Most people coming from the European and western countries have thought about relocating to Asia to learn more about the culture and the people. Like anyone else, it is important that before opting for relocation, as there are many important concerns that need to be thoroughly discussed, concerns that can help you with your stay in Asia.

One of the most preferred Asian countries for relocation is Thailand. This country has a rich historical and cultural background. However, there have been some concerns that expatriates should be aware of, especially the some issues of medical care in this country.

Officially called as the Kingdom of Thailand, this country is situated in Southeast Asia. On its south is the Gulf of Thailand and Malaysia, Cambodia and Laos on its east, and Myanmar and the Andaman Sea on its west. The capital city of the Kingdom of Thailand is Bangkok.

Issues Concerning the Health Care System in Thailand

Before one thinks about relocating in Thailand, there are some issues regarding the health care system of this nation that has to be fully understood. These issues, although not intended to shoo away possible expatriates on the country, have to be properly understood.

Thailand has no established primary health care system- Most of the doctors in Thailand are specialists that is why it is hard to find a reliable all around general practitioner to treat you with your minor medical problems. As foreigners, you will have to go to a general hospital, wherein you will be most likely to be examined by a doctor who is specializing in one field to another. Since it is common to have different small medical problems, it is somehow difficult for a medical specialist to deal with that.

This issue was lamented in the Thailand Expat Forum last 25th March 2009:

Thanks for directing me to your post on medical! Scary that there is literally no insurance in country. That means we're at the mercy of the hospitals and doctors and when they have you at a disadvantage you're in trouble. I'm sorry about your friend but that makes my point I had a pretty bad accident in Australia a few years back - same thing. I paid probably 10x what I would have paid if I were insured. A lesson learned but it seems in Thailand that option isn't available.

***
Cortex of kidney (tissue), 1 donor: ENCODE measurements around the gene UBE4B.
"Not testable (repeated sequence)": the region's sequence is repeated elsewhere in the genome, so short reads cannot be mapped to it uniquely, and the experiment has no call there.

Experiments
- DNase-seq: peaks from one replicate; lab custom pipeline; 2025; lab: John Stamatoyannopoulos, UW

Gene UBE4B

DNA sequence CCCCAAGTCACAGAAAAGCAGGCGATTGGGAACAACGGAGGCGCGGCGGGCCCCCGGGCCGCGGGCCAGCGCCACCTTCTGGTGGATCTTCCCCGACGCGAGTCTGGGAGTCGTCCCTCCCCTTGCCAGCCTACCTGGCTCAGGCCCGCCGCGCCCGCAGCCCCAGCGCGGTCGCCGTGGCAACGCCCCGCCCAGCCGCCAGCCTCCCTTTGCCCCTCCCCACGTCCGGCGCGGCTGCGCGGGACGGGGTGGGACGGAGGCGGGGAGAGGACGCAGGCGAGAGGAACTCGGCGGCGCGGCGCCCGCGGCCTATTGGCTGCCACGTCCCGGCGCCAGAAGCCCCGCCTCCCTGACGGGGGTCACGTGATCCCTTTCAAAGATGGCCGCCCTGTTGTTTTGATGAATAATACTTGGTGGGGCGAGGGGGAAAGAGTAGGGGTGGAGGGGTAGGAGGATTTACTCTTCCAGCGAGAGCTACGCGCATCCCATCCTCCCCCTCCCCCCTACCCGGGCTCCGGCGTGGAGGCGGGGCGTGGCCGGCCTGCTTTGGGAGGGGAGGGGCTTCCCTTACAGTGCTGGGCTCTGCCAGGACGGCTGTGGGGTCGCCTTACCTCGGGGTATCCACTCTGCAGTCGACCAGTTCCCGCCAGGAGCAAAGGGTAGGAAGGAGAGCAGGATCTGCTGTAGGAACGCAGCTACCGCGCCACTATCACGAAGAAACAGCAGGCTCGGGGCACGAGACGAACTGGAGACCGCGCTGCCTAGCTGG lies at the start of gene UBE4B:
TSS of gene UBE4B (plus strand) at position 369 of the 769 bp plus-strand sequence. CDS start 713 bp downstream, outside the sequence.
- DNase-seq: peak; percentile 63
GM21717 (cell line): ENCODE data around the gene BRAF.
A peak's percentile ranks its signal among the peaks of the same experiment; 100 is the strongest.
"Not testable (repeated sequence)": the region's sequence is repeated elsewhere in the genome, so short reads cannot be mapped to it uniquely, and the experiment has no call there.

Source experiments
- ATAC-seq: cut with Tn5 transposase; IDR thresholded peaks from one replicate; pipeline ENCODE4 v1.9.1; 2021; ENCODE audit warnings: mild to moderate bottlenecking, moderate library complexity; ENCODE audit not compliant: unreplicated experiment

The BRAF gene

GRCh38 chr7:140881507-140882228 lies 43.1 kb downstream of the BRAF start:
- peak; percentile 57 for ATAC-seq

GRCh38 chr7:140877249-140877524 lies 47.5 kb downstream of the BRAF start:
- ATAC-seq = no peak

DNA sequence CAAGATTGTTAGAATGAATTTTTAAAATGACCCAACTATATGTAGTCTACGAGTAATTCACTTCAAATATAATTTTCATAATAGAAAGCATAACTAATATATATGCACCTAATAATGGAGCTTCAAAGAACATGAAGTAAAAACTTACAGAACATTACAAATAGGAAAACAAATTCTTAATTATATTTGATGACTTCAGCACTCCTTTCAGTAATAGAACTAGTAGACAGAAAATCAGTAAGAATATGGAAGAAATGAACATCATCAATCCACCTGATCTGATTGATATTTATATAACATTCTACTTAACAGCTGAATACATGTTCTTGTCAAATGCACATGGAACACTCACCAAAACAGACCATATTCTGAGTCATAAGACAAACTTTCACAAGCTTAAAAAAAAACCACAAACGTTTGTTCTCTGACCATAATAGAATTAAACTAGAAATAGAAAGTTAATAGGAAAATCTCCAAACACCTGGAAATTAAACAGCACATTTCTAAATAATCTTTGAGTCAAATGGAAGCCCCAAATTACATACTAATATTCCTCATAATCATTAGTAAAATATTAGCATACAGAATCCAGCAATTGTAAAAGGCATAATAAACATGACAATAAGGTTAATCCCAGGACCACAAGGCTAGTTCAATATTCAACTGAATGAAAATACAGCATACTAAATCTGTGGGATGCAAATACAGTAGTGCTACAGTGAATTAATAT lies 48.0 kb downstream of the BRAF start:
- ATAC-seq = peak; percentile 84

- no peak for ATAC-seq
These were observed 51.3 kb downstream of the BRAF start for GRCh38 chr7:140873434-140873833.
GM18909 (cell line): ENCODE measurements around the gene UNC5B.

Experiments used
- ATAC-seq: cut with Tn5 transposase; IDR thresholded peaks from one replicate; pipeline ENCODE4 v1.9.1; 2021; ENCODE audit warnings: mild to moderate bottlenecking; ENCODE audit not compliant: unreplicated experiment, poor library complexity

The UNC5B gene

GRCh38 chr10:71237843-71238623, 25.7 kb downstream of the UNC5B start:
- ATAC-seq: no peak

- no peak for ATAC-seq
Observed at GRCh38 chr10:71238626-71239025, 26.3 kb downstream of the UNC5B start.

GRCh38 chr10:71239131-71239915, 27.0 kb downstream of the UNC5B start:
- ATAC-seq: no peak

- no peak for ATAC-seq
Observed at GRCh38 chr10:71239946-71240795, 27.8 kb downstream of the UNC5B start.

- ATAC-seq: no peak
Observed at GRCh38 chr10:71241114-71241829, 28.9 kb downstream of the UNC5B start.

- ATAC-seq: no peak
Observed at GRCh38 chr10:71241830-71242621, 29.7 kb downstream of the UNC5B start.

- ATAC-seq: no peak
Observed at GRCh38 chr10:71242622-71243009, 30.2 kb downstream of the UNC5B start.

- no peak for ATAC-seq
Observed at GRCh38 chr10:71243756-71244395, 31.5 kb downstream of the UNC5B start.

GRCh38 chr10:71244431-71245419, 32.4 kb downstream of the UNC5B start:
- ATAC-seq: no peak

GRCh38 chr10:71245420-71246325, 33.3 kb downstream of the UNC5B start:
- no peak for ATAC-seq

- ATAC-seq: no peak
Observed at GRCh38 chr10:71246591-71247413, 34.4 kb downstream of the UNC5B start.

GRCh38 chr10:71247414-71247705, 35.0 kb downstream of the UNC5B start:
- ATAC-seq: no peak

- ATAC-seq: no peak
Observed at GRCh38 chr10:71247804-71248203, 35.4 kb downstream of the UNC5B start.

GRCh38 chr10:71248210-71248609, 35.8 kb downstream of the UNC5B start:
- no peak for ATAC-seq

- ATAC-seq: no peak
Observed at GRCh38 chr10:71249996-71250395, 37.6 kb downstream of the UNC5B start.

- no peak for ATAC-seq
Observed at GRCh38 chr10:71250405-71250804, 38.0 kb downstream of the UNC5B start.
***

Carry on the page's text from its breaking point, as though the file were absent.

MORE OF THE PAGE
Any chance I could talk you out of the name of your dentist? It would be worth a Singha or two!The best way to do especially if you are not quite so sure about your problem is simply to seek an internist and simply take it from there. Reports have shown that the health care system heavily relies on the specialized medicine. However, there are still some major hospitals in Thailand that have family doctors or medical practitioners. Expatriates can always make use of that.

Another expat shared a similar experience in the Thailand Expat Forum last June 17, 2009:

As far as Care insurance here is concerned. Just try to get it if you are over a certain age......I was with BUPA in the UK for 30yrs, and when I told them I was coming to live here they wanted to double my weekly fees! I was more than I could easily afford, so I was forced to cancel my policy.....Now I have a 'Health Account' in the Bank. It is quite a large sum, but if I have a long debilitating illness, it will undoubtedly run out! So hopefully, I will have a massive Heart Attack and go quickly.......

All this is very depressing but one has to face up to harsh reality.